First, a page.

The Working Group provides advice to The City of Calgary Bowness Flood Barrier Project Team and advocates for full consideration of the interests of all stakeholders, including the directly impacted residents and businesses, in the community of Bowness in determining the best flood mitigation solutions for the community.

Purpose of the Working Group

As representatives of the larger community of Bowness, the Working Group is committed to providing advice to The City of Calgary Bowness Flood Mitigation Project Team. Meetings will continue throughout the Preliminary Design Phase until such time as City Council makes a decision on the next phase of the Bowness Flood Barrier, which is anticipated in Q2 2020. The Working Group may continue to meet after that date if deemed appropriate.

The Working Group will support The City barrier team engagement activities, with a focus on ensuring the Bowness community and directly impacted residents are fully informed, have the opportunity to provide input and have confidence the Bowness community is treated fairly, respectfully and equitably when compared to the rest of Calgary relative to flood protection.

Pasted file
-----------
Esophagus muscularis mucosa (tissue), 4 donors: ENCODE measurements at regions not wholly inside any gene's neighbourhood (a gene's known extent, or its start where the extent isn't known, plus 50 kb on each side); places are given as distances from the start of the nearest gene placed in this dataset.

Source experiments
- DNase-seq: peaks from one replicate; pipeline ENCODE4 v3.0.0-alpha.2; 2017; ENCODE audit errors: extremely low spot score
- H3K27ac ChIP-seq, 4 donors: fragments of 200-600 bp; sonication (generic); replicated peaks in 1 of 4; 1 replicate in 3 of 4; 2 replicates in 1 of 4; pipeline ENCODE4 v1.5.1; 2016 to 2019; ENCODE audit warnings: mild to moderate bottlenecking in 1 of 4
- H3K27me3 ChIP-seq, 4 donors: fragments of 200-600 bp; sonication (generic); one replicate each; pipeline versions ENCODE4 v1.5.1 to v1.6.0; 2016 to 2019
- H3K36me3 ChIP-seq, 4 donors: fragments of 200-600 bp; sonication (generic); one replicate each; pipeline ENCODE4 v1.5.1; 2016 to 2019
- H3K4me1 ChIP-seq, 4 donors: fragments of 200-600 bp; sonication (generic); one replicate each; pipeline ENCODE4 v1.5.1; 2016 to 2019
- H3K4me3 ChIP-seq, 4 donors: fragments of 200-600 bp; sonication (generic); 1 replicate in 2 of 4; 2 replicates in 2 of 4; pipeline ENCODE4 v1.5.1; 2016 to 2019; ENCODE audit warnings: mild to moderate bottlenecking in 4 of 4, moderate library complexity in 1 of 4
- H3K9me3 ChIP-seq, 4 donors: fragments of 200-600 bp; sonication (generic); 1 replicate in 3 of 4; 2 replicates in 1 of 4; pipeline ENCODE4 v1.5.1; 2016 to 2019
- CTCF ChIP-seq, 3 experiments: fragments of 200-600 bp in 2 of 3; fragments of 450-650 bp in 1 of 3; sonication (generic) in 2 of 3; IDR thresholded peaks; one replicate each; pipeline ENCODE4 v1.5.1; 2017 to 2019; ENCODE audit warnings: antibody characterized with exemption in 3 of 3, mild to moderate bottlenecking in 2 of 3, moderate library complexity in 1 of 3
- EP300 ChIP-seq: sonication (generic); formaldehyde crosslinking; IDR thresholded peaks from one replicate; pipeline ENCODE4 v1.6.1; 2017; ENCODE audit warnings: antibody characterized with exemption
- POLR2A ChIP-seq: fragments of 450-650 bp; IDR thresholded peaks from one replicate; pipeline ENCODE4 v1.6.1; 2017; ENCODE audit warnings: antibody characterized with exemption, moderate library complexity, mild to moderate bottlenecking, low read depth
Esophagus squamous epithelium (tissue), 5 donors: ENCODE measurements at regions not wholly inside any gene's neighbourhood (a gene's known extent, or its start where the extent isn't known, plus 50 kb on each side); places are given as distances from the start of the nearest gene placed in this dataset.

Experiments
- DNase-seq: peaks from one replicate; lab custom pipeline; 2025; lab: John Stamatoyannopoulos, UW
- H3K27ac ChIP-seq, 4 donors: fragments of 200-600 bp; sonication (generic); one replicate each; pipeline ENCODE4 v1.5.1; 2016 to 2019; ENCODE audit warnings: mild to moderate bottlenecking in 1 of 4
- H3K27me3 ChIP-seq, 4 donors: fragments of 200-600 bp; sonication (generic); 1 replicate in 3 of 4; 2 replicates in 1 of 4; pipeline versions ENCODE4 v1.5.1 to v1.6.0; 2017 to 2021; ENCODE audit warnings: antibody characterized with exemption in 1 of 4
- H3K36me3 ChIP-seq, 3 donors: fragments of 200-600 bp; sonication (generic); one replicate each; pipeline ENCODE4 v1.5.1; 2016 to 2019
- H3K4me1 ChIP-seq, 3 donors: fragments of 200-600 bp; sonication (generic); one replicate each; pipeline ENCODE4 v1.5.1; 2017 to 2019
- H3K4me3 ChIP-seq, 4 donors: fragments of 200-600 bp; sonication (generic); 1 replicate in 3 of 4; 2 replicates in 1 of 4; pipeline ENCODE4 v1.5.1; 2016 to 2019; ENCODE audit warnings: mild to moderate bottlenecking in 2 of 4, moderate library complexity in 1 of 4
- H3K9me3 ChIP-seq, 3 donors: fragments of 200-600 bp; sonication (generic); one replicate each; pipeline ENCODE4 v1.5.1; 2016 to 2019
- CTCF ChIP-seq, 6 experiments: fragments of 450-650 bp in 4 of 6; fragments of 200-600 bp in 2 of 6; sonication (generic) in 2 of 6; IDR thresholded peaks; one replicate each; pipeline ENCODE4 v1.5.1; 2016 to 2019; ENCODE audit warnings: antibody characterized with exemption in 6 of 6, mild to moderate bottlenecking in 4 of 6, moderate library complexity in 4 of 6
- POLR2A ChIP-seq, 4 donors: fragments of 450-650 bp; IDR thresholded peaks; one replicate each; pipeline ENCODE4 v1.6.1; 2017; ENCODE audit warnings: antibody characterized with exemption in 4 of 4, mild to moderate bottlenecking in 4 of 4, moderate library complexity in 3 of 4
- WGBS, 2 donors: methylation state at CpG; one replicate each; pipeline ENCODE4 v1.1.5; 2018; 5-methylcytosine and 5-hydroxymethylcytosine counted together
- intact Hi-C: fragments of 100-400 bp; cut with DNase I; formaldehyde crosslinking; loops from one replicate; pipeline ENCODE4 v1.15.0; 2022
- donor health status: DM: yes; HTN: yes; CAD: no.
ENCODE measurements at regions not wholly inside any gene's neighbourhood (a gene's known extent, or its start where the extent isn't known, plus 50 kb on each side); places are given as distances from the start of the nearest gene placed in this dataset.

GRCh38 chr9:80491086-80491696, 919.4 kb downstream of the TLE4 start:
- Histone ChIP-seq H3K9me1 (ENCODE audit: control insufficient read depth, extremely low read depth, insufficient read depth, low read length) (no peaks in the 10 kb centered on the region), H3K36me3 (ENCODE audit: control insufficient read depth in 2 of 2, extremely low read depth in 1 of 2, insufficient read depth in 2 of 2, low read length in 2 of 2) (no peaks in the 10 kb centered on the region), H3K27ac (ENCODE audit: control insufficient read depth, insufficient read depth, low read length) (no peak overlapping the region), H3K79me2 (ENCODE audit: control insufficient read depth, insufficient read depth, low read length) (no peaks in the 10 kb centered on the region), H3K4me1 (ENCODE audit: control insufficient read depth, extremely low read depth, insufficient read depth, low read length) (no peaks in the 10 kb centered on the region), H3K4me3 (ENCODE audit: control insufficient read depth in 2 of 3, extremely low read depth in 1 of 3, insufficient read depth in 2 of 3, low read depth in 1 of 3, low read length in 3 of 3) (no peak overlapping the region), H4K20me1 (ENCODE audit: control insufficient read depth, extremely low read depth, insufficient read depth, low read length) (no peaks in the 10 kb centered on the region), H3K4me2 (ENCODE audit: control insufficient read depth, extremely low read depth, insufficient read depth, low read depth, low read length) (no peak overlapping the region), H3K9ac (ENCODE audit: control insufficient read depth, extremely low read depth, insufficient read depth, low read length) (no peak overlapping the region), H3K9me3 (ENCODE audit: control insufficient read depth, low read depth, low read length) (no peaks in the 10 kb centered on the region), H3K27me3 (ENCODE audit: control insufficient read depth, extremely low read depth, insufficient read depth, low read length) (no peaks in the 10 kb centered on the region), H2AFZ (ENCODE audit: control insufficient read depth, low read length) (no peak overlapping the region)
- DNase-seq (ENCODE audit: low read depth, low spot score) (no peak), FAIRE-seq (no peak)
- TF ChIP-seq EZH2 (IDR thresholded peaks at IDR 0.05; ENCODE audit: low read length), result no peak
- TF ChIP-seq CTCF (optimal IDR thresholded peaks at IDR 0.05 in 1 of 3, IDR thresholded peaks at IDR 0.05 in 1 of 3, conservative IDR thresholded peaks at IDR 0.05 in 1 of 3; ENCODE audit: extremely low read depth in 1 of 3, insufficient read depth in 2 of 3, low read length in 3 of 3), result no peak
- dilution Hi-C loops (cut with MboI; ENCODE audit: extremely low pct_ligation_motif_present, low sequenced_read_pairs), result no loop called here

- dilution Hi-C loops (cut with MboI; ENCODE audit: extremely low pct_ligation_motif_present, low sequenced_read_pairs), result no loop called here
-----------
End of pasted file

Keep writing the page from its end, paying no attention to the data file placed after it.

For more information, visit bownessfloodmitigationworkinggroup.ca.


Community engagement is open until Feb. 28, 2021.

Based on engagement we completed with the Bowness Flood Mitigation Working Group, social criteria were identified to help evaluate the feasibility of an overland flood barrier in Bowness. As part of the online evaluation, we’re asking the community to help rank the importance of each criteria and to comment on the benefits and concerns they have with an overland flood barrier. A summary of the feedback received from the community will be posted on the project’s webpage.

Your feedback will help determine the feasibility of an overland flood barrier and inform our recommendation to Council on the next steps.


We would like your help determining the importance of each of the Bowness flood barrier social criteria. The social criteria (in no particular order) and its description are found in the table below. The table also gives you some 'guiding questions' which are useful to consider when determining the importance of each social criteria. Once ranked, the social criteria will be used by the project team during the evaluation process of the overland flood barrier.

Bowness flood barrier social criteria

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After the close of this phase of engagement, all data collected will be analyzed by The City and summarized in a What We Heard Report that will be shared with the community. Your feedback, along with an economic and environmental evaluation will help determine the feasibility of an overland flood barrier. A recommendation on next steps will be shared with the community in March 2021 and presented to Council in April 2021.